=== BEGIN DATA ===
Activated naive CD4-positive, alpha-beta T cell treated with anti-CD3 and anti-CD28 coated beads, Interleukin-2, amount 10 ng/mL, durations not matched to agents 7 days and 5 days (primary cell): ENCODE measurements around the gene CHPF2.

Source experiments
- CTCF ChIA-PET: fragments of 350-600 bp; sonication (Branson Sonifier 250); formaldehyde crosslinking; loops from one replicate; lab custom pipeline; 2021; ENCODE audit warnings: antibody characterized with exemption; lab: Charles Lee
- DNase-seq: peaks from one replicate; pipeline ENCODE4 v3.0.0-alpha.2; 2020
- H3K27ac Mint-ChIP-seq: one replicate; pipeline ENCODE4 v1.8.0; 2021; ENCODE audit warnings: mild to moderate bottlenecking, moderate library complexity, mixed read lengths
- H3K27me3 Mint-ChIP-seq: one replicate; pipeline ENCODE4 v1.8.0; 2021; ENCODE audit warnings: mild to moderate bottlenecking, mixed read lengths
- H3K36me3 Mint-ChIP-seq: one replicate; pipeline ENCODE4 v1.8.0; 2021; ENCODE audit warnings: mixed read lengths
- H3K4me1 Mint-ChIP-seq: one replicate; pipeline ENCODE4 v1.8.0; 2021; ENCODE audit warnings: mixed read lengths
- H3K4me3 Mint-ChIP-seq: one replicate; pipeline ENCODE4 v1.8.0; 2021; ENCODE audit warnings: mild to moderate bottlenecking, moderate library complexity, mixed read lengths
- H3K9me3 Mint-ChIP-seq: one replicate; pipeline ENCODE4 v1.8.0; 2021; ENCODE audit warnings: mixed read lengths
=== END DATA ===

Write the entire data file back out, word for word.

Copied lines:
Activated naive CD4-positive, alpha-beta T cell treated with anti-CD3 and anti-CD28 coated beads, Interleukin-2, amount 10 ng/mL, durations not matched to agents 7 days and 5 days (primary cell): ENCODE measurements around the gene CHPF2.

Source experiments
- CTCF ChIA-PET: fragments of 350-600 bp; sonication (Branson Sonifier 250); formaldehyde crosslinking; loops from one replicate; lab custom pipeline; 2021; ENCODE audit warnings: antibody characterized with exemption; lab: Charles Lee
- DNase-seq: peaks from one replicate; pipeline ENCODE4 v3.0.0-alpha.2; 2020
- H3K27ac Mint-ChIP-seq: one replicate; pipeline ENCODE4 v1.8.0; 2021; ENCODE audit warnings: mild to moderate bottlenecking, moderate library complexity, mixed read lengths
- H3K27me3 Mint-ChIP-seq: one replicate; pipeline ENCODE4 v1.8.0; 2021; ENCODE audit warnings: mild to moderate bottlenecking, mixed read lengths
- H3K36me3 Mint-ChIP-seq: one replicate; pipeline ENCODE4 v1.8.0; 2021; ENCODE audit warnings: mixed read lengths
- H3K4me1 Mint-ChIP-seq: one replicate; pipeline ENCODE4 v1.8.0; 2021; ENCODE audit warnings: mixed read lengths
- H3K4me3 Mint-ChIP-seq: one replicate; pipeline ENCODE4 v1.8.0; 2021; ENCODE audit warnings: mild to moderate bottlenecking, moderate library complexity, mixed read lengths
- H3K9me3 Mint-ChIP-seq: one replicate; pipeline ENCODE4 v1.8.0; 2021; ENCODE audit warnings: mixed read lengths